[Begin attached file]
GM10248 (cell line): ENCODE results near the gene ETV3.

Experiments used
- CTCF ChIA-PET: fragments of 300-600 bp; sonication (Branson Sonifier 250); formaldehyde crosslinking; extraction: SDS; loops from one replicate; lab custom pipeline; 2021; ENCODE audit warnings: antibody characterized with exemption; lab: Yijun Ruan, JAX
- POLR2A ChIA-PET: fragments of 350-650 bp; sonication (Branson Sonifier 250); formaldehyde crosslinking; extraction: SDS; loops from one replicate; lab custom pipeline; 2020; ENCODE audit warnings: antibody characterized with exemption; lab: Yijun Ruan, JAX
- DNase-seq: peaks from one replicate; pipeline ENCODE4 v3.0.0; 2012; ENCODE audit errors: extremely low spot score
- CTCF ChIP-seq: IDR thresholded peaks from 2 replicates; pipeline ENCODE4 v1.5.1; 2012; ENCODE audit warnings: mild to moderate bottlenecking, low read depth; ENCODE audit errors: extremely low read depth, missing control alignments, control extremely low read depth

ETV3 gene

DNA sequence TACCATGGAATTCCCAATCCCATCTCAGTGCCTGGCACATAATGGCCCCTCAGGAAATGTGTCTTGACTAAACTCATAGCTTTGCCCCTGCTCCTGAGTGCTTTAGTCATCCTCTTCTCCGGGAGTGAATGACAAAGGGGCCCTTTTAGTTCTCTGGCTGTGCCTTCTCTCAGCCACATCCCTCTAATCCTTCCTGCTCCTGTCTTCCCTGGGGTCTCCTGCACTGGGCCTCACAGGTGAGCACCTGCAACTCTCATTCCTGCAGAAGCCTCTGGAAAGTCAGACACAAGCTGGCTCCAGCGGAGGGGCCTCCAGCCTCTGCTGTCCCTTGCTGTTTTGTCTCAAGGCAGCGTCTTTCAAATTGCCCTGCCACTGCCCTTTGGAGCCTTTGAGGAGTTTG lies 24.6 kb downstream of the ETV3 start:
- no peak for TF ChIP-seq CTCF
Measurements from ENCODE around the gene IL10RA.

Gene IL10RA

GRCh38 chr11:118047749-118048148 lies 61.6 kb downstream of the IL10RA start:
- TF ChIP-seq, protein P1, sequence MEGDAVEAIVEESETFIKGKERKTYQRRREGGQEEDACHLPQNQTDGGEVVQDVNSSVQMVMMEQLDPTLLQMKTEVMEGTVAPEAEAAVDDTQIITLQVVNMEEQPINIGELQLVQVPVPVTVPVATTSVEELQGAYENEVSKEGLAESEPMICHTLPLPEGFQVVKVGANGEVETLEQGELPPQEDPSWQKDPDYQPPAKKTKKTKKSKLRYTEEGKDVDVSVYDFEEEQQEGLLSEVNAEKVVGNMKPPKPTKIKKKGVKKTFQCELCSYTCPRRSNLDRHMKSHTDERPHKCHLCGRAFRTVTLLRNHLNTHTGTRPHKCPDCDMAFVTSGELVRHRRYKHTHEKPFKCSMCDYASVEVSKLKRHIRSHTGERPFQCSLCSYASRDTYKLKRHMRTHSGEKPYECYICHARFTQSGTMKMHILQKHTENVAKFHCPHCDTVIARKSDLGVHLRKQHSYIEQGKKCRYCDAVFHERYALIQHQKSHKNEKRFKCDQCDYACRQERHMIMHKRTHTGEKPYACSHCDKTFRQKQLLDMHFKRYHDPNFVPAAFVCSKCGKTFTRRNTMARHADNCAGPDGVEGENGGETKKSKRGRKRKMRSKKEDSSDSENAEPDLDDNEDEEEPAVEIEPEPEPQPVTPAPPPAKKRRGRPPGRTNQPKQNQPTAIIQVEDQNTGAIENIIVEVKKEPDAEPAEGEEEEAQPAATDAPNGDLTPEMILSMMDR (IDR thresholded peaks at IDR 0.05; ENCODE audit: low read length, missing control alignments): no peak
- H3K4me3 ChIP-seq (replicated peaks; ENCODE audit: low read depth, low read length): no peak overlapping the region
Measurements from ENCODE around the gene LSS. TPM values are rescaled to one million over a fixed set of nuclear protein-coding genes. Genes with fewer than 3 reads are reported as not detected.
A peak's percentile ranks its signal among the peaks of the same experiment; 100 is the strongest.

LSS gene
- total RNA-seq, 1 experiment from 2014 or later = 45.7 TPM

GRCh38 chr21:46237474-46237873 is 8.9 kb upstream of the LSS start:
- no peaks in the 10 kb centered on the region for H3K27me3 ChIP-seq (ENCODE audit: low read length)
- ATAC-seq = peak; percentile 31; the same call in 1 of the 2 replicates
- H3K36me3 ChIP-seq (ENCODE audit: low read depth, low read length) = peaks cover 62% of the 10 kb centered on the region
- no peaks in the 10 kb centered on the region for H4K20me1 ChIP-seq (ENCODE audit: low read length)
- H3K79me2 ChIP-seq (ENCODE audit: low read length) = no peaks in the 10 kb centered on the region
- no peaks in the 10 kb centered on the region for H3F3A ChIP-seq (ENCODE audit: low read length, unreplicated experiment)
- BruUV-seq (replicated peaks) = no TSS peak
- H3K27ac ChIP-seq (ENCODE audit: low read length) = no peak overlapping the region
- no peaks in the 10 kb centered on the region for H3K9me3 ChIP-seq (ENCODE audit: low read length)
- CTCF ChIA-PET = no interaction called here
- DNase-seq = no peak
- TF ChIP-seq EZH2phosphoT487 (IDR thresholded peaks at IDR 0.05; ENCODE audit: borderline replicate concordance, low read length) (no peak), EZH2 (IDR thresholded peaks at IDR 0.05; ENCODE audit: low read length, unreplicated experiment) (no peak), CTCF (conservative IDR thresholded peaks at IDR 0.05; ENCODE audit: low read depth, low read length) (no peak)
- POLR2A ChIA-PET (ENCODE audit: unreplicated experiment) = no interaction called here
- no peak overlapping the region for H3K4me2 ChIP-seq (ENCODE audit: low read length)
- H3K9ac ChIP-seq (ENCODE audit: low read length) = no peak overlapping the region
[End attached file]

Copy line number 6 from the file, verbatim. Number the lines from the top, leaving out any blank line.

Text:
- CTCF ChIP-seq: IDR thresholded peaks from 2 replicates; pipeline ENCODE4 v1.5.1; 2012; ENCODE audit warnings: mild to moderate bottlenecking, low read depth; ENCODE audit errors: extremely low read depth, missing control alignments, control extremely low read depth